There are many considerations on how to make the move from Project Orientation to Release Orientation. Probably more than any other, the key is a belief in moving your organization’s mindset to the new of way of thinking and recognizing that the value of the old project container has vanished in an agile delivery model.
Specifically, let’s talk about five key considerations to make the move to Release Orientation.
- Portfolio management – It’s really important when doing agile at scale to have a lean way of getting a view of the entire portfolio of initiatives. We need to be able to cheaply get an accurate view into every release going on. We need to have a clear view of where we are investing – and one of the keys to Release Orientation is to start talking about investments in terms of # of teams rather than number of people. Getting less granular in your investment currency makes the investment decisions move faster. For Release Orientation to really work, you need to know the metrics that impact customers (rather than focus on projects) associated with customer experience, defects, etc. We can rejigger those investment decisions based on what’s happening to the customer based on the release. You need to get into one picture the spend on business vs. architecture intent. We also need to avoid metrics explosion. Pick only those metrics that truly give you a picture of what’s important across the portfolio and think hard about the potential nasty side effects of some metrics. For example – we have seen a metric like “% of first pass tests that have passed”. What’s wrong with that metric? What’s the potential bad side effect? We will have developers stop delivering code early because they don’t want this metric to blow up. We should really be measuring defects that got into production – where quality really matters.
- Organizational Structure – Release Orientation forces you to become organized around flow and especially to achieve results in the DevOps area. Most organizations we have seen cannot be disciplined enough to invest in the continuous improvements needed in the early days of moving towards Release Orientation. Therefore, you most likely will need to create a dedicated continuous improvement team to build the bridge, lay the track, and help the delivery engine move faster, better, and stronger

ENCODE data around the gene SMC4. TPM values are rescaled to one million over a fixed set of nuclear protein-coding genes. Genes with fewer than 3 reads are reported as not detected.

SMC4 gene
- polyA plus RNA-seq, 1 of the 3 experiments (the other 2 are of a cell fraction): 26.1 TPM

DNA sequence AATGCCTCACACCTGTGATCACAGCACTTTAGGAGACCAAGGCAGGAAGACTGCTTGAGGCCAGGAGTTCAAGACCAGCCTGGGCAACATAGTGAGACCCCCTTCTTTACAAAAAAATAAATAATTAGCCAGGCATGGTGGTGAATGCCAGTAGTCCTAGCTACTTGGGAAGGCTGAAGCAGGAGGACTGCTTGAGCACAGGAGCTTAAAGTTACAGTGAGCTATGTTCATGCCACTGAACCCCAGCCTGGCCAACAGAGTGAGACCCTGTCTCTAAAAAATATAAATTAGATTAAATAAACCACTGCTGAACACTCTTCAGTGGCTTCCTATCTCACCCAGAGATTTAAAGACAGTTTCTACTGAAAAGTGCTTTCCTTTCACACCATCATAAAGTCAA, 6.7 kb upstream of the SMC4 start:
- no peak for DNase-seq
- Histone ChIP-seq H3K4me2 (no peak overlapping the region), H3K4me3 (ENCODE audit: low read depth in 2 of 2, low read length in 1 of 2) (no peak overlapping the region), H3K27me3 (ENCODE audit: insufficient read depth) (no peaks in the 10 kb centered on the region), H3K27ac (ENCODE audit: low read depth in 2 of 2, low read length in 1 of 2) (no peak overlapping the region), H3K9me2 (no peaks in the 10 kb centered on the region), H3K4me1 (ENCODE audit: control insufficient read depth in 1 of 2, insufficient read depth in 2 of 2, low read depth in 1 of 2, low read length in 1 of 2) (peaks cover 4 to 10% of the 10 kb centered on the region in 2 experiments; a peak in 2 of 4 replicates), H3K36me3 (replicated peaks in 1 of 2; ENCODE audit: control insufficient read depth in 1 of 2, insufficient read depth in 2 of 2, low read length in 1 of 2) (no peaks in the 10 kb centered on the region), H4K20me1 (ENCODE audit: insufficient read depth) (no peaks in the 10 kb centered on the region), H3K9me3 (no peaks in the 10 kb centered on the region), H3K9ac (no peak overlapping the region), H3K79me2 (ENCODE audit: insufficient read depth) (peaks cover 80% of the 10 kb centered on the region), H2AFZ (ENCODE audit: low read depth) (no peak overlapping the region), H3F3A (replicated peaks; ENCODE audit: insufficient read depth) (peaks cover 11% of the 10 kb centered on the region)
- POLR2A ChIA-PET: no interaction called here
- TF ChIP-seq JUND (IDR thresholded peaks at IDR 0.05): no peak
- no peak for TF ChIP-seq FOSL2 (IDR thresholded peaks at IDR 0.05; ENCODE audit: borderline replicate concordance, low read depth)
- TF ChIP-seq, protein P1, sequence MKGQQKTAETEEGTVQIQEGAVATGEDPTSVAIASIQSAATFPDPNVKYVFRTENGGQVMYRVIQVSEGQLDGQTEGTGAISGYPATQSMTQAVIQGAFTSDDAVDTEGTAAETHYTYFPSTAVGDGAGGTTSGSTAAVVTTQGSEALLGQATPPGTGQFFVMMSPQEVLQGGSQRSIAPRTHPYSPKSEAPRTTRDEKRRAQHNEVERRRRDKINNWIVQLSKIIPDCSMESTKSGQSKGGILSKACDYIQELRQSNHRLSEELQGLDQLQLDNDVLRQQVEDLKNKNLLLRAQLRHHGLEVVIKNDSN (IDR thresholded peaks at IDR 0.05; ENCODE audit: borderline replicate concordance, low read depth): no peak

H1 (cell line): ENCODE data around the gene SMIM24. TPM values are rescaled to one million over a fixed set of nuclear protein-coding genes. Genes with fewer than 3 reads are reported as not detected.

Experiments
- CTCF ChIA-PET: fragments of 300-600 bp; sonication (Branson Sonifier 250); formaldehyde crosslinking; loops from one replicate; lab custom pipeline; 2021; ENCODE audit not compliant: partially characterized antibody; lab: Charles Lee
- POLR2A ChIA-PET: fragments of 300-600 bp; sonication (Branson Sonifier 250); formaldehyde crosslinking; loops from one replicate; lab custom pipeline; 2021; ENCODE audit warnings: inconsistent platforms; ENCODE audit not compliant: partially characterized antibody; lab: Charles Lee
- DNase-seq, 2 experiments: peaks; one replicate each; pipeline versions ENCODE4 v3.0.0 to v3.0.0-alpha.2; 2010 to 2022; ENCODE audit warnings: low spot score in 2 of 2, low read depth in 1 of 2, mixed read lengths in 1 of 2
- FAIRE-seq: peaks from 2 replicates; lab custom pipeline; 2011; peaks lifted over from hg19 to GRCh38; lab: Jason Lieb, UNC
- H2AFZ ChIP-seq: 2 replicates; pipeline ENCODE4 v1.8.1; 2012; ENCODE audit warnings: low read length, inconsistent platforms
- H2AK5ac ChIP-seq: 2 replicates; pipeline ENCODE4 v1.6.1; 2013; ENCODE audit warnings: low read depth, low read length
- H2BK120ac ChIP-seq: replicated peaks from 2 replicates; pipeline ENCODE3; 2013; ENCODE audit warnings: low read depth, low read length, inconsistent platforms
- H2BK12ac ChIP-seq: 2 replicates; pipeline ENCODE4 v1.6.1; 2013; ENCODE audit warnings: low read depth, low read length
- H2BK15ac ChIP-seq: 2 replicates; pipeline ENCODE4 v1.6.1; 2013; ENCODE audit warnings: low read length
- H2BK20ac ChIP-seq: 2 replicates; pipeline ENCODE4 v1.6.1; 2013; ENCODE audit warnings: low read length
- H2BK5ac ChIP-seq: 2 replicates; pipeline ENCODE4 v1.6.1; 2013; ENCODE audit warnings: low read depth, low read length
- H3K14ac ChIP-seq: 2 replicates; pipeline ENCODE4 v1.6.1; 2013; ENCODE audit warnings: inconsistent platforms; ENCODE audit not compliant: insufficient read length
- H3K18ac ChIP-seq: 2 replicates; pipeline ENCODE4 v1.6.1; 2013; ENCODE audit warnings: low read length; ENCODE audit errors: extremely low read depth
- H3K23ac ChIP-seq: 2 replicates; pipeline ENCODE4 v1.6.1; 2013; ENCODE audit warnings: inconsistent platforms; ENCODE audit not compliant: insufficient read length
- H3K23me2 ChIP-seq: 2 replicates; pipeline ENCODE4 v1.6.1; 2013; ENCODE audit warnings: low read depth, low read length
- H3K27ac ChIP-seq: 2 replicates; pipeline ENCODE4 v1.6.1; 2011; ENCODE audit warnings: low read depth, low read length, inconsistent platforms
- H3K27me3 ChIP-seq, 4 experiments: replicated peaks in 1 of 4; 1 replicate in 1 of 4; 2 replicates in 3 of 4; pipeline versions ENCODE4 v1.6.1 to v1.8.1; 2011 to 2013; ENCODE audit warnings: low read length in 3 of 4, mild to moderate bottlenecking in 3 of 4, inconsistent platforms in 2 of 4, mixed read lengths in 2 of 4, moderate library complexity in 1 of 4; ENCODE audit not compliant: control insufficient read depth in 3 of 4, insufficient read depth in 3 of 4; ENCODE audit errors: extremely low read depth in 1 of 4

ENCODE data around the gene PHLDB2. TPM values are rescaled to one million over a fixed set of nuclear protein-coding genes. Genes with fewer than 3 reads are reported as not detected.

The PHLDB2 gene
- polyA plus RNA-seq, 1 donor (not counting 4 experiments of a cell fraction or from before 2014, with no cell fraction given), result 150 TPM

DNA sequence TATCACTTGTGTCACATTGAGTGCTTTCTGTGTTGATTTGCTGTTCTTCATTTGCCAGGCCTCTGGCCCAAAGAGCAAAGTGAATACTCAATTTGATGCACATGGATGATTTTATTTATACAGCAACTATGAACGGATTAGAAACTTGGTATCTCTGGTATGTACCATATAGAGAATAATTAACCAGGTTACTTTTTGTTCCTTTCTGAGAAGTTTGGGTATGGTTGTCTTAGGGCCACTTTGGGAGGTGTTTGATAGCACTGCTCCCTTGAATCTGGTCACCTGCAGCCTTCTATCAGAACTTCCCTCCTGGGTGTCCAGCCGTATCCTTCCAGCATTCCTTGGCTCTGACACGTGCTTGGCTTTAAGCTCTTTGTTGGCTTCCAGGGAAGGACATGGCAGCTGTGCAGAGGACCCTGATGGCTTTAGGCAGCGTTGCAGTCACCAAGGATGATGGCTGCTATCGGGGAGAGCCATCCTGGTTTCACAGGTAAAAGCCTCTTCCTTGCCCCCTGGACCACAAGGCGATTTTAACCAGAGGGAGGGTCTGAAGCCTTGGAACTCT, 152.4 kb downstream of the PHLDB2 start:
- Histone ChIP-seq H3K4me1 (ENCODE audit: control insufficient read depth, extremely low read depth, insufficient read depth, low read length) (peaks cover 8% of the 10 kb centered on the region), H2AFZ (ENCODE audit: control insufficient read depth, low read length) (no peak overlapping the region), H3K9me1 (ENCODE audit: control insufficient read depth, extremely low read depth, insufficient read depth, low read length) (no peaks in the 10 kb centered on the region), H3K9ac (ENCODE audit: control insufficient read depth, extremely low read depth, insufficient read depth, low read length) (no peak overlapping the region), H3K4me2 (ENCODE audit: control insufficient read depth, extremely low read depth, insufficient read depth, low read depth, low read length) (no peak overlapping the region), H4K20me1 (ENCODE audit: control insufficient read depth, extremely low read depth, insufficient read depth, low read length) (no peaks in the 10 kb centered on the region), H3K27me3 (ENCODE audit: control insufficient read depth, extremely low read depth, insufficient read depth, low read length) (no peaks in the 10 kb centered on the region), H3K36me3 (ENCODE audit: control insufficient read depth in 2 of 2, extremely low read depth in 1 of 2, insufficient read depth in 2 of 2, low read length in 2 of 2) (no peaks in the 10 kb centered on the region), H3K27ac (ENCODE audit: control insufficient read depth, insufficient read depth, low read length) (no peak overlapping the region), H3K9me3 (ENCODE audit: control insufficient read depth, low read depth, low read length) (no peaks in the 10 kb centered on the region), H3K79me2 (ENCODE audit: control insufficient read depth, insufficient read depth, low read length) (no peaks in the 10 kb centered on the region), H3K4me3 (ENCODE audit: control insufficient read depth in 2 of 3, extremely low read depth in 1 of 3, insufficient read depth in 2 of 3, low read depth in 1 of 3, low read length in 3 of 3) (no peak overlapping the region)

- Release Roadmaps – One of the keys to transform to Release Orientation is to create lean release roadmaps that provide the right time granularity based on the time horizon – 12 month roadmaps or 3 month roadmaps. We can use 12-month roadmaps to help get broader organizational buy-in to initiatives across the enterprise or within a value stream. These are really just boxes put in the rough start and end timelines for any particular initiative – no more precision and definitely not a commitment. We can use 3-month roadmaps to provide a theme or story granularity of the expected delivery over the coming 3-6 sprints – again, not a commitment, but we have a higher level of confidence in this roadmap because we have gotten really good at story estimation when the time horizon is less than 3 months.
- Configuration Management and Branching – To truly be Release Oriented, you need to get to a Configuration management / branching strategy that is simple. Everyone in the delivery stream works on the same release branch which allows for continuous integration across the release stream and minimizes the need and cost of merges
- Environments Management – You need environments that allow for rapid feedback and flow towards a release going out the door. You need to create enough environments so that teams can work independently on getting their stories turned into solutions locally and then promote those solutions into environments that are used by a broader and broader set of the organization. You need environments that can be created, torn down, and re-created via self-serve which points towards high virtualization of environments.
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